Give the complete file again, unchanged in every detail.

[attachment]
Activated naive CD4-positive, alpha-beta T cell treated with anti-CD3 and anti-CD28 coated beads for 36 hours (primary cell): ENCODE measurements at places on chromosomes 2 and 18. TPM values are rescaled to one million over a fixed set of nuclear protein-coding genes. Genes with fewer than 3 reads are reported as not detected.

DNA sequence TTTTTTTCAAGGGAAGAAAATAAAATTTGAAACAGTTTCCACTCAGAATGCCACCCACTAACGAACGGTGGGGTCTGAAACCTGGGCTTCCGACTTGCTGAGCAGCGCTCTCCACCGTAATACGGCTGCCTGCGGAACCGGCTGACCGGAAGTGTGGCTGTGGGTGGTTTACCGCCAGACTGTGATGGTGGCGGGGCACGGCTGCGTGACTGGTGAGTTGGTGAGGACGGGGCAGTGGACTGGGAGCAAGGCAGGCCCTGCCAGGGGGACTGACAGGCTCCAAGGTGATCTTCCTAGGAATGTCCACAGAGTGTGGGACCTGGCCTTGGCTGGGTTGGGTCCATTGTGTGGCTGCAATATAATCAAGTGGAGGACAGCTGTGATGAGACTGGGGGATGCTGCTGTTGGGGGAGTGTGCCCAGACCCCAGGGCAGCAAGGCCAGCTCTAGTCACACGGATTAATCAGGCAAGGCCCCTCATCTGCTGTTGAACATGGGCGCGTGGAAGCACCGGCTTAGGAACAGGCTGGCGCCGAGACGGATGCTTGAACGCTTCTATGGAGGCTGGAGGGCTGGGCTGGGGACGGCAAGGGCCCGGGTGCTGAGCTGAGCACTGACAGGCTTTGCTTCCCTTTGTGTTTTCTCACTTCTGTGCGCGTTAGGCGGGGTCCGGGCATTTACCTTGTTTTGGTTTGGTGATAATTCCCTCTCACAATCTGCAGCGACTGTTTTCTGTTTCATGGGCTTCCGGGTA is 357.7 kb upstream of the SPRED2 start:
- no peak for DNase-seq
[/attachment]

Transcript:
Activated naive CD4-positive, alpha-beta T cell treated with anti-CD3 and anti-CD28 coated beads for 36 hours (primary cell): ENCODE measurements at places on chromosomes 2 and 18. TPM values are rescaled to one million over a fixed set of nuclear protein-coding genes. Genes with fewer than 3 reads are reported as not detected.

DNA sequence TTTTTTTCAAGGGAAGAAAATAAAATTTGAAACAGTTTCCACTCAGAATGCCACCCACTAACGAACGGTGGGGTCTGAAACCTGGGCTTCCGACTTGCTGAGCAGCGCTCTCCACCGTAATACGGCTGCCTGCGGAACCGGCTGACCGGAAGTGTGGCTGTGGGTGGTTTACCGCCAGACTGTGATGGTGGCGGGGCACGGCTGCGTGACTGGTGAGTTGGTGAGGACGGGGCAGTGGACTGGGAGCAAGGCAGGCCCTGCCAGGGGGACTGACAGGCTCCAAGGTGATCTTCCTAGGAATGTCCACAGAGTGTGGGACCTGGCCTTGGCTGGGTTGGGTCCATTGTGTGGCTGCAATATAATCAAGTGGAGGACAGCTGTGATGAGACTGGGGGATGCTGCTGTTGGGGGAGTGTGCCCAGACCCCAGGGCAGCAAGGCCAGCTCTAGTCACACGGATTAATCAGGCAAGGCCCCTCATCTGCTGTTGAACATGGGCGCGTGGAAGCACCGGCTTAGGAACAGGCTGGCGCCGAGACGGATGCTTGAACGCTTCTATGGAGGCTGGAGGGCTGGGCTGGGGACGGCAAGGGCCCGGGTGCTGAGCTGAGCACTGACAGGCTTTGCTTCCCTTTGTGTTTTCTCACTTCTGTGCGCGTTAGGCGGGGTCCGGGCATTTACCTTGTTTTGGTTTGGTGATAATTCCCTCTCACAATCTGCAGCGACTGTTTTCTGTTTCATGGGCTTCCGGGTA is 357.7 kb upstream of the SPRED2 start:
- no peak for DNase-seq